Journalists who are ordered by a judge to cooperate with an official investigation face a set of unenviable choices. They can become the government’s eyes and ears and identify their confidential sources, or do jail time and tempt financial ruin for failing to comply. Consider these harrowing cases of reporters who found themselves on the working end of a court order.
Toni Locy was ordered to reveal her sources for articles she wrote for USA Today in 2001 about Steven Hatfill, who was (falsely) implicated as the anthrax mailer and later sued the US government. Hatfill wanted to know who had given his name to Locy. When she refused to say, a judge ordered her to pay fines totaling up to $5,000 a day for every day she didn’t comply. He also prohibited Locy’s employer from reimbursing her—the money had to come out of Locy’s own pocket. The decision was stayed pending a decision from an appeals court, which eventually vacated the judge’s order after Hatfill settled his lawsuit with the government.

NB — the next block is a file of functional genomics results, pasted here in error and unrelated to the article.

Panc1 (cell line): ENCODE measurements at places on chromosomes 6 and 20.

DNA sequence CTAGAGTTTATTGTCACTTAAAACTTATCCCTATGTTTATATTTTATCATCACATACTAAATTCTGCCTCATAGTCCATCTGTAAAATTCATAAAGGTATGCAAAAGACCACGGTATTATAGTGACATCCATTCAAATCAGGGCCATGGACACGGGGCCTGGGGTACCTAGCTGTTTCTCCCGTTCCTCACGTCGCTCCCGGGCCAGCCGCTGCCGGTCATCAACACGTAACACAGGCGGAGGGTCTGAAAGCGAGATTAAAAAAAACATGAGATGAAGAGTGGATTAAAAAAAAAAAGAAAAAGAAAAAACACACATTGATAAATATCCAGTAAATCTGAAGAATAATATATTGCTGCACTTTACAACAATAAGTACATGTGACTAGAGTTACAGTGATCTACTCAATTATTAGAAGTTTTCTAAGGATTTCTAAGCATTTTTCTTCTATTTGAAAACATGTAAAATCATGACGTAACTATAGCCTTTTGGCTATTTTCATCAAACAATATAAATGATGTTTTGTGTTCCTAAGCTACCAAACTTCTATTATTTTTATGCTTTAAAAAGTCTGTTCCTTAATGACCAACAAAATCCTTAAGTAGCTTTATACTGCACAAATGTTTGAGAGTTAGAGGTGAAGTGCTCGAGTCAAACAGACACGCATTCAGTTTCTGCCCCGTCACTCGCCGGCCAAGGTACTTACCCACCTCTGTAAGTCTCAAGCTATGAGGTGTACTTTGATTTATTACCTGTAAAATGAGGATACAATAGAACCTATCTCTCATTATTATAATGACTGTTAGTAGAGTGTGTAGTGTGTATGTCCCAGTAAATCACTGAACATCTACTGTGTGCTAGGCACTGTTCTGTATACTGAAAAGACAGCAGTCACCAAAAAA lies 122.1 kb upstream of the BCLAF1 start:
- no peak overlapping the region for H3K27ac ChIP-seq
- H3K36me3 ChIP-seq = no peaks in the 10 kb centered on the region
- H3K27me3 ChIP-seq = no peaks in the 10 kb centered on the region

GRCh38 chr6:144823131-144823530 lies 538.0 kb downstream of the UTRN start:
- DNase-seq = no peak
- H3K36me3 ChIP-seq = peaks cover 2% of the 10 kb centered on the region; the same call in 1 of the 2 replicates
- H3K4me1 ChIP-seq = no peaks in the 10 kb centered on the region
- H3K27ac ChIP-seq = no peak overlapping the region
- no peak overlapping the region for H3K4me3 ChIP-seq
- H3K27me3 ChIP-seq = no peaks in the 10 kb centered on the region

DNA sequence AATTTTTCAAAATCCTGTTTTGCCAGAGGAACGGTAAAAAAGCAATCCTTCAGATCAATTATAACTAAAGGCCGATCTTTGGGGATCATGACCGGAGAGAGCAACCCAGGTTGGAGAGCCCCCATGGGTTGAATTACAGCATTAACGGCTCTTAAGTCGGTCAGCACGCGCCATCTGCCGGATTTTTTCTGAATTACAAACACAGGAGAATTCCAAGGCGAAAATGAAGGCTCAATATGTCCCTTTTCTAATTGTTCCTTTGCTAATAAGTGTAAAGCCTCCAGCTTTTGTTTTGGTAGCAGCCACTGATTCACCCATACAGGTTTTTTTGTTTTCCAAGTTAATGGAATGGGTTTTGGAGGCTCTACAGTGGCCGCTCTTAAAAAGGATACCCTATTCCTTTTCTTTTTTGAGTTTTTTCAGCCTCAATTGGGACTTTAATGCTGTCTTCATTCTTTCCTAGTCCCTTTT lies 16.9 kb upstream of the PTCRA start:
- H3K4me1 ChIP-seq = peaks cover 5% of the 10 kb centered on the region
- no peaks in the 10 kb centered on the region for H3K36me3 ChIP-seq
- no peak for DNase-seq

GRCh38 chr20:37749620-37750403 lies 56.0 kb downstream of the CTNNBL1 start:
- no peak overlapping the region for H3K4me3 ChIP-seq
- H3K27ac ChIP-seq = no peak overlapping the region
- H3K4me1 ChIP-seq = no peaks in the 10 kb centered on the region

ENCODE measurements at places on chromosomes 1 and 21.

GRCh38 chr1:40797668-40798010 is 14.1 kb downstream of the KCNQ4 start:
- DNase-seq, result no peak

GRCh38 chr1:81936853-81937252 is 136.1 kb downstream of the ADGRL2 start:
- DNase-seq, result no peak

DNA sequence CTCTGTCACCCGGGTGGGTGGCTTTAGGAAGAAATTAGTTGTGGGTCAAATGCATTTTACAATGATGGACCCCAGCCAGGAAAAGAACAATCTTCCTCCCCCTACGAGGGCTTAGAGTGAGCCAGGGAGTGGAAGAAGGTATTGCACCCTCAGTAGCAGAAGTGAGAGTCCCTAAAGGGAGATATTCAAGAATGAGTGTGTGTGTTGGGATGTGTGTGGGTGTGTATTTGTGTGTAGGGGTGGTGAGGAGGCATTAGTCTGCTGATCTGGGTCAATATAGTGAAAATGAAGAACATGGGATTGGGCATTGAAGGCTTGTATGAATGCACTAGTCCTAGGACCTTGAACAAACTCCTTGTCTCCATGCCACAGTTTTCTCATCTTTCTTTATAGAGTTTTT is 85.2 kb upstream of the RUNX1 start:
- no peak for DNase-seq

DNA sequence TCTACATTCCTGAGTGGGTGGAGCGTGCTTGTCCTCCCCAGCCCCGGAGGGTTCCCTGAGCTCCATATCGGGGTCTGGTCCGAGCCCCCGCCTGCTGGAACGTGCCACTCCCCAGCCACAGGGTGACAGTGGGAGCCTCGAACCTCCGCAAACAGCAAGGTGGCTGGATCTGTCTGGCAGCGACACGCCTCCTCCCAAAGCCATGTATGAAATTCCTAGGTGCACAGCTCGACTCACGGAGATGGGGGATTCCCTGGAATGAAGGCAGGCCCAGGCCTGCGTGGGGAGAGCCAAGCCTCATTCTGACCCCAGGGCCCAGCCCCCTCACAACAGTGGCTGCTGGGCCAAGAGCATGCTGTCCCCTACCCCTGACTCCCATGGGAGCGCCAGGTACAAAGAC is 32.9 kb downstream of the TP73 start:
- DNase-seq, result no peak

In 2004, reporter Jim Taricani of WJAR-TV in Providence, Rhode Island, an NBC affiliate, received a six month house arrest sentence because he refused to say who gave him a secret FBI video recording of a local official taking a bribe. The judge said he would have sent Taricani to jail, but he showed mercy because the journalist, who had heart transplant surgery, was in poor health.
Judith Miller of the New York Times spent 85 days in jail in 2005 for refusing to identify her sources in the “Plamegate” affair. Miller didn’t earn much sympathy among some colleagues for her flawed reporting on Iraq’s alleged weapons of mass destruction program. But she still did hard time, which is maybe the second worst thing to bankrupting oneself.
In August 2006, Joshua Wolf, a freelance videographer, went to jail after he refused to turn over video footage of a protest in San Francisco in which a police car was burned and an officer was injured. Wolf spent 226 days in prison. He was released when he finally agreed to turn over his uncut footage.
Beginning in 2008, James Risen, a New York Times reporter and book author, began fighting a legal battle that earned him two subpoenas demanding he identify a source for a book on the CIA. Bush White House officials were so incensed by what Risen had written in that they considered trying to stop the book’s production. Risen faced years of legal battles and the possibility of jail time. A judge ultimately limited the questions the government was able to ask Risen in court, and he has appealed to keep that decision in place. The case could end up in the Supreme Court.